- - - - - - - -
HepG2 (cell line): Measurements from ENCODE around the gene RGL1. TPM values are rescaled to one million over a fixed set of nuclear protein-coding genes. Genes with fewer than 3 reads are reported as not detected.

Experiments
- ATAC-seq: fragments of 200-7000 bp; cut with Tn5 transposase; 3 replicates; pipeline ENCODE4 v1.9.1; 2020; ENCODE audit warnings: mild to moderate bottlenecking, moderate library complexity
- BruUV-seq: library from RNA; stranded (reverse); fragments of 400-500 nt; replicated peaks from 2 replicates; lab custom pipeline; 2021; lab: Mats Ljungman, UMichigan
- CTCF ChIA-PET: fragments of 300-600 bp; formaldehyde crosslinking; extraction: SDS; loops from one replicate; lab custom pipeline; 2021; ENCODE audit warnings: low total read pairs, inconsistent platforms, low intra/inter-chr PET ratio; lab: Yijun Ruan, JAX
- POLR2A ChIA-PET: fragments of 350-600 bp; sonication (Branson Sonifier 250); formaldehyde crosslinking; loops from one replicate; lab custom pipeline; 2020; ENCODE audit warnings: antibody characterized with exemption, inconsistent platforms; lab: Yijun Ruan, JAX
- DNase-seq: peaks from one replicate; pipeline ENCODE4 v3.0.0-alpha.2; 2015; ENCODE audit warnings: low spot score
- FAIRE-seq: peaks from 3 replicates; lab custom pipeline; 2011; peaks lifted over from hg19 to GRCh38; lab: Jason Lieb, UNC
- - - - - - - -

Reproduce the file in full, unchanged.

HepG2 (cell line): Measurements from ENCODE around the gene RGL1. TPM values are rescaled to one million over a fixed set of nuclear protein-coding genes. Genes with fewer than 3 reads are reported as not detected.

Experiments
- ATAC-seq: fragments of 200-7000 bp; cut with Tn5 transposase; 3 replicates; pipeline ENCODE4 v1.9.1; 2020; ENCODE audit warnings: mild to moderate bottlenecking, moderate library complexity
- BruUV-seq: library from RNA; stranded (reverse); fragments of 400-500 nt; replicated peaks from 2 replicates; lab custom pipeline; 2021; lab: Mats Ljungman, UMichigan
- CTCF ChIA-PET: fragments of 300-600 bp; formaldehyde crosslinking; extraction: SDS; loops from one replicate; lab custom pipeline; 2021; ENCODE audit warnings: low total read pairs, inconsistent platforms, low intra/inter-chr PET ratio; lab: Yijun Ruan, JAX
- POLR2A ChIA-PET: fragments of 350-600 bp; sonication (Branson Sonifier 250); formaldehyde crosslinking; loops from one replicate; lab custom pipeline; 2020; ENCODE audit warnings: antibody characterized with exemption, inconsistent platforms; lab: Yijun Ruan, JAX
- DNase-seq: peaks from one replicate; pipeline ENCODE4 v3.0.0-alpha.2; 2015; ENCODE audit warnings: low spot score
- FAIRE-seq: peaks from 3 replicates; lab custom pipeline; 2011; peaks lifted over from hg19 to GRCh38; lab: Jason Lieb, UNC